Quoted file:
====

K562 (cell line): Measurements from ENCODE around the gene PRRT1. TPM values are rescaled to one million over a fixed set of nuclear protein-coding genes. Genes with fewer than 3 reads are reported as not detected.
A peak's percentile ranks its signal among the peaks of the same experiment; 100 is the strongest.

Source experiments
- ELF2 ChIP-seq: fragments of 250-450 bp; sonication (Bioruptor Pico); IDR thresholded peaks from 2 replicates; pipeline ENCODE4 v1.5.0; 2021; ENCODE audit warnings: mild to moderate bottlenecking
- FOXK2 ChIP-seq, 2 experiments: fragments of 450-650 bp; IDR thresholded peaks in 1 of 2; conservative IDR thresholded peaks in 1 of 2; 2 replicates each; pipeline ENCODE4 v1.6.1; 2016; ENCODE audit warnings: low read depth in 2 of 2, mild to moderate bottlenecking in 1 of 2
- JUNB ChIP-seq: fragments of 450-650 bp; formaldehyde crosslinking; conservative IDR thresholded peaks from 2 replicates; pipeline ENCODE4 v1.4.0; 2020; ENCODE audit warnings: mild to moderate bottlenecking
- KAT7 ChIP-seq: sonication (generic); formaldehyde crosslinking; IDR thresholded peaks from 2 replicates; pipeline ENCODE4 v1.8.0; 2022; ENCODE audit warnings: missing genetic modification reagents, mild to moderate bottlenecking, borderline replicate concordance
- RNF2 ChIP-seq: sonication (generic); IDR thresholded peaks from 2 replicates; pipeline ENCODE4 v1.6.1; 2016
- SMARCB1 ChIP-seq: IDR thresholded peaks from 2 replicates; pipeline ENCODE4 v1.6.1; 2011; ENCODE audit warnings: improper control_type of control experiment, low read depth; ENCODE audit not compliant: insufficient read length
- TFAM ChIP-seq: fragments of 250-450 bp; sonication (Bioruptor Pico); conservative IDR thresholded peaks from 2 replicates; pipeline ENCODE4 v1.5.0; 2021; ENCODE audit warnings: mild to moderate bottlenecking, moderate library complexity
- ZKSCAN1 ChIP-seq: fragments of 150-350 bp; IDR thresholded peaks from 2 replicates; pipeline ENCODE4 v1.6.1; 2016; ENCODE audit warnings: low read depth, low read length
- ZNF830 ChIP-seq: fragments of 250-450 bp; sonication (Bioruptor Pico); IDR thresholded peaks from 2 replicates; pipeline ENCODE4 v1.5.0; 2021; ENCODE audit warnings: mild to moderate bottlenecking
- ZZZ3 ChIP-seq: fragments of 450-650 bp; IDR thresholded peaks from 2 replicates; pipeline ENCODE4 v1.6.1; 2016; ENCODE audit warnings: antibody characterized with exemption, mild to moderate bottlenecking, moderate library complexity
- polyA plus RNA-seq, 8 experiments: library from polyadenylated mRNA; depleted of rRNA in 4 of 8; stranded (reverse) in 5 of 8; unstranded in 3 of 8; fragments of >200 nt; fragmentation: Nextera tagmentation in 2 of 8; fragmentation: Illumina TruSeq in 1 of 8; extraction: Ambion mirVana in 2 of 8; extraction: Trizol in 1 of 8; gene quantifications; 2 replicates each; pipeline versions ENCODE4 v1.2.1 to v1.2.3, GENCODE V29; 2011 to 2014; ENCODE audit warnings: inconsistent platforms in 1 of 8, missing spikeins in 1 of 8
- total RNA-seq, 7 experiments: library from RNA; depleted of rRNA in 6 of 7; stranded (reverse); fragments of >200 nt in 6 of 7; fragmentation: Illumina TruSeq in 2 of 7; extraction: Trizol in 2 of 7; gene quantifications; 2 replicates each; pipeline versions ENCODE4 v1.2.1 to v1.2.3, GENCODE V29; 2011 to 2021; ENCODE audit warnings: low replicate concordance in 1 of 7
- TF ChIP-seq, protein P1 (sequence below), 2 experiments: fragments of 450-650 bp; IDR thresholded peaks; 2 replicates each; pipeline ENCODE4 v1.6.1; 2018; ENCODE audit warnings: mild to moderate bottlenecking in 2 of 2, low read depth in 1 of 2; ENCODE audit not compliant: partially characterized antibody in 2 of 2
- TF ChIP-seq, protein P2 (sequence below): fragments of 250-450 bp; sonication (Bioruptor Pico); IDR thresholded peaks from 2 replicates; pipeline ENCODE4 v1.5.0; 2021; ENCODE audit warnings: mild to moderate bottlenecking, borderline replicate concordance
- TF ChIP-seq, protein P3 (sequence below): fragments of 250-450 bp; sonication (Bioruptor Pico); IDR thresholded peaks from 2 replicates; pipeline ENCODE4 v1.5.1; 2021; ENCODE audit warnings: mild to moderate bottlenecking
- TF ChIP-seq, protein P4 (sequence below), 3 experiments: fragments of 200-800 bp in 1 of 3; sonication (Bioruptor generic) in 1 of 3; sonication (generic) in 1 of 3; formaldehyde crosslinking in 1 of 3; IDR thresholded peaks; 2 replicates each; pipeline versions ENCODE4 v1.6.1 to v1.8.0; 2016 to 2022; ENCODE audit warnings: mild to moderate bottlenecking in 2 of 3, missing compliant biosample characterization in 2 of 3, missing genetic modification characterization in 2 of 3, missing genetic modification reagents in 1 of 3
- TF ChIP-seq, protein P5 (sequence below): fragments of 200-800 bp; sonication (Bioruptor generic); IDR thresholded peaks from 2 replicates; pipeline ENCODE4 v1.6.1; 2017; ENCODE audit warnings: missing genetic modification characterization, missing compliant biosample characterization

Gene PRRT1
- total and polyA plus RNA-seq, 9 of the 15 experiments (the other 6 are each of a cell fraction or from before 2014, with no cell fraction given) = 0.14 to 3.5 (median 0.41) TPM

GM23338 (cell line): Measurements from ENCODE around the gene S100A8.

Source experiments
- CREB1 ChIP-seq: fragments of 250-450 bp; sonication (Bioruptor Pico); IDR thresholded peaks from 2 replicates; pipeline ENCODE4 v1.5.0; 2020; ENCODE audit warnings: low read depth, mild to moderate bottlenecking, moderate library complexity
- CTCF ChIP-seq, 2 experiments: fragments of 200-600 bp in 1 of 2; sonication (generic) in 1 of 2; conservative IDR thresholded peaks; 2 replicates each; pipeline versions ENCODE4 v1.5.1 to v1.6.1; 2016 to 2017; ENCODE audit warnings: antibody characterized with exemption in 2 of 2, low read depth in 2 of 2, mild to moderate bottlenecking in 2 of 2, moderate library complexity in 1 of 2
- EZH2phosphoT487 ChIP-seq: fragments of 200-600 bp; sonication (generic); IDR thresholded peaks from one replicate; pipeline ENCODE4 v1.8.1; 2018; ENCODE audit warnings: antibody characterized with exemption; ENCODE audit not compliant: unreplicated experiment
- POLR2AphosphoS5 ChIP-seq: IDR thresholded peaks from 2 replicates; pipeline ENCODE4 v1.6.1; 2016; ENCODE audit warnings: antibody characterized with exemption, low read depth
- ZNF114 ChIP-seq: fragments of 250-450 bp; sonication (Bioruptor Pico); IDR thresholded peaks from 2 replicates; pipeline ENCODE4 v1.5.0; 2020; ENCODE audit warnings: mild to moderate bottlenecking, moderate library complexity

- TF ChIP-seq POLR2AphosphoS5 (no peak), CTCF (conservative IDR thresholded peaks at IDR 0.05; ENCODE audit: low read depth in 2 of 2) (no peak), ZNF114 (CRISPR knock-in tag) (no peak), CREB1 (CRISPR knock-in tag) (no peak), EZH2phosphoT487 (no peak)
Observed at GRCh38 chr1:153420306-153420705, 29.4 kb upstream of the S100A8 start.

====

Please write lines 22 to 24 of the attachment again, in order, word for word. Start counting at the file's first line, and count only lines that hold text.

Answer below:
- total and polyA plus RNA-seq, 9 of the 15 experiments (the other 6 are each of a cell fraction or from before 2014, with no cell fraction given) = 0.14 to 3.5 (median 0.41) TPM

GM23338 (cell line): Measurements from ENCODE around the gene S100A8.

Source experiments